Set in a provincial capital in Calabria, a location even more remote than Naples from Zen’s Venetian roots, we find Zen in the apparently unlooked for position of interim Chief of Police, covering for the native incumbent who is temporarily hors de combat due to an unfortunately self inflicted foot wound. Zen’s final investigation combines the old, unchanging world of the native Calabrese with the modern hi tech world of the West Coast of the USA. The clash of cultures between northerner Zen and his southerner colleagues and the community for which he finds himself responsible is less marked, but always there. And as Dibdin’s final novel brings to life a suitably wide range of characters, it is noticable that his handling of the modern (American) world is better than in Back to Bologna with references to the worlds of online gaming and Google Earth far more natural than the celebrity reality TV setting of Back to Bologna.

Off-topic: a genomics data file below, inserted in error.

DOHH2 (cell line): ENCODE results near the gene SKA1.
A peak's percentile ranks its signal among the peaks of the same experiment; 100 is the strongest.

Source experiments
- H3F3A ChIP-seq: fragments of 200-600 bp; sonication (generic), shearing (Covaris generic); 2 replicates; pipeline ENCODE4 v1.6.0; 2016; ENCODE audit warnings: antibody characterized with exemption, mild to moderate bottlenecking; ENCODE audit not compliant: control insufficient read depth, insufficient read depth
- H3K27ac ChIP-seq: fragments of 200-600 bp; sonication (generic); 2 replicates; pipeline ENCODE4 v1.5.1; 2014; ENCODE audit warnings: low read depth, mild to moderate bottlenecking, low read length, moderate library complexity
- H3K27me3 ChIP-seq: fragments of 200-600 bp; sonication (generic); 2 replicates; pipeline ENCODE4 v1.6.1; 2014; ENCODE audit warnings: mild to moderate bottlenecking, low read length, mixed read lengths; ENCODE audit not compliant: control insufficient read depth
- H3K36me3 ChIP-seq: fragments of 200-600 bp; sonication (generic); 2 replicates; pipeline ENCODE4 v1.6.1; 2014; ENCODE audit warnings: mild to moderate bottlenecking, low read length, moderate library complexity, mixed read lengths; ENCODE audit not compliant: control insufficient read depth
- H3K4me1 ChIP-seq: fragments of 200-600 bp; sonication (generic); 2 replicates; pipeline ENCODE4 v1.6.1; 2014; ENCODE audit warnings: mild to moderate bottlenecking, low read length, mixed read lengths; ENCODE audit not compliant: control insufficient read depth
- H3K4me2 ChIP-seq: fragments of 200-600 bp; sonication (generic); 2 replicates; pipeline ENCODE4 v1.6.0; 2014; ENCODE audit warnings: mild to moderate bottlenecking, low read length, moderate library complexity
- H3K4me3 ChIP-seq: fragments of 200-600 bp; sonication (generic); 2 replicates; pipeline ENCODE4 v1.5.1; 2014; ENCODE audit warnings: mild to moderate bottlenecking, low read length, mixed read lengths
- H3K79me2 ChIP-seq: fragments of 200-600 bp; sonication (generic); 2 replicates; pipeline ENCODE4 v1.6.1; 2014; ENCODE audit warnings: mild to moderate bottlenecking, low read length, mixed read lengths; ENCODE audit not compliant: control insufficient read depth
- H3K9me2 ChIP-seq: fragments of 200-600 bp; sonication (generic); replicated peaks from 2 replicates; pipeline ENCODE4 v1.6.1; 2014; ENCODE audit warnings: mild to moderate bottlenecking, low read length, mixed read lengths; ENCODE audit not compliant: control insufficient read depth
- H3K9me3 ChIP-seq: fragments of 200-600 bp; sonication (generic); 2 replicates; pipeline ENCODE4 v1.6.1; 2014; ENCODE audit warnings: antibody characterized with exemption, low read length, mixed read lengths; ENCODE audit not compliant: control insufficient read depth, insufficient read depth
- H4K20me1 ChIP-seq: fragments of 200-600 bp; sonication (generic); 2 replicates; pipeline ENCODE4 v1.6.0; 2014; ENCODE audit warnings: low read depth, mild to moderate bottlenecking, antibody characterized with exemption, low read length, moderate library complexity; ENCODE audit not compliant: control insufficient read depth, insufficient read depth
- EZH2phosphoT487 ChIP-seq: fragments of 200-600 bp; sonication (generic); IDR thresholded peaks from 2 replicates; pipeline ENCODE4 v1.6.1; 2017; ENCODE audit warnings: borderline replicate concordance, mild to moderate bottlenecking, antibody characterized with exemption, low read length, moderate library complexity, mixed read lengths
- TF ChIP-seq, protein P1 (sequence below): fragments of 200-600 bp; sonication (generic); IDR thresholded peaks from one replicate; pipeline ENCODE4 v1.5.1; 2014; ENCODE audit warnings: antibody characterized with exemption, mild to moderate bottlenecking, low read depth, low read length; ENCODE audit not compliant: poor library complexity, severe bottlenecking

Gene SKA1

But the focus of End Games is Calabria, and its ancient ways of life which continue apparently impervious to incomers, whether Greek, Roman, Norman, Spanish, Albanian…. However, in this novel the incomers of interest are Alaric the Goth at the time of the Roman Empire and 21st century Americans, returning sons of Italian emigrants, entrepreneurial second generation Vietnamese and Microsoft millionaires.
Whilst End Games brings to a close – for the reader at least – the career of Aurelio Zen, I do at least have a trio of earlier investigations to enjoy – Vendetta (1990), Dead Lagoon (1994) and Cosi Fan Tutti (1996) – and I hope that in these earlier novels I’ll get to see a bit more of the man himself.
Amazon.co.uk link: End Games – Michael Dibdin